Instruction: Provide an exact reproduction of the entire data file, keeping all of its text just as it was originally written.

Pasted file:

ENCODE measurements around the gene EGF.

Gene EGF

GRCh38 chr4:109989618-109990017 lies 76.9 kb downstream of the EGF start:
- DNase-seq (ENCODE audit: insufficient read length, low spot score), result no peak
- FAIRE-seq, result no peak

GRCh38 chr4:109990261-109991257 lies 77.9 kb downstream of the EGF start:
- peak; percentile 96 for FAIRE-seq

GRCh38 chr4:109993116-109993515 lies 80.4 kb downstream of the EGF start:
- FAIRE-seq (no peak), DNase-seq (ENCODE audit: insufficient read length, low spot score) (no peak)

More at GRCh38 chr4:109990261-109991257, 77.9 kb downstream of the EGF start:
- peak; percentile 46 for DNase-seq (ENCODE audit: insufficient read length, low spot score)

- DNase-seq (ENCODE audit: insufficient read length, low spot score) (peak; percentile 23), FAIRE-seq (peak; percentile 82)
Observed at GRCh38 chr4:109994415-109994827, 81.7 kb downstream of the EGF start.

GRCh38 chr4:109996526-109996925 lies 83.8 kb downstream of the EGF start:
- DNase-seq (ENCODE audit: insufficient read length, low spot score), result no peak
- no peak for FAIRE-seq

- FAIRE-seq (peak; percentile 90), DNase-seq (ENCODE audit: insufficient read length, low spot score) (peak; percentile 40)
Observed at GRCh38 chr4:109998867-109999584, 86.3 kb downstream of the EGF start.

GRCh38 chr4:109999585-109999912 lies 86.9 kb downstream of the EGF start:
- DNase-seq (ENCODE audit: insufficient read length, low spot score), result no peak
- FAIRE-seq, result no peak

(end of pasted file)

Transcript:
ENCODE measurements around the gene EGF.

Gene EGF

GRCh38 chr4:109989618-109990017 lies 76.9 kb downstream of the EGF start:
- DNase-seq (ENCODE audit: insufficient read length, low spot score), result no peak
- FAIRE-seq, result no peak

GRCh38 chr4:109990261-109991257 lies 77.9 kb downstream of the EGF start:
- peak; percentile 96 for FAIRE-seq

GRCh38 chr4:109993116-109993515 lies 80.4 kb downstream of the EGF start:
- FAIRE-seq (no peak), DNase-seq (ENCODE audit: insufficient read length, low spot score) (no peak)

More at GRCh38 chr4:109990261-109991257, 77.9 kb downstream of the EGF start:
- peak; percentile 46 for DNase-seq (ENCODE audit: insufficient read length, low spot score)

- DNase-seq (ENCODE audit: insufficient read length, low spot score) (peak; percentile 23), FAIRE-seq (peak; percentile 82)
Observed at GRCh38 chr4:109994415-109994827, 81.7 kb downstream of the EGF start.

GRCh38 chr4:109996526-109996925 lies 83.8 kb downstream of the EGF start:
- DNase-seq (ENCODE audit: insufficient read length, low spot score), result no peak
- no peak for FAIRE-seq

- FAIRE-seq (peak; percentile 90), DNase-seq (ENCODE audit: insufficient read length, low spot score) (peak; percentile 40)
Observed at GRCh38 chr4:109998867-109999584, 86.3 kb downstream of the EGF start.

GRCh38 chr4:109999585-109999912 lies 86.9 kb downstream of the EGF start:
- DNase-seq (ENCODE audit: insufficient read length, low spot score), result no peak
- FAIRE-seq, result no peak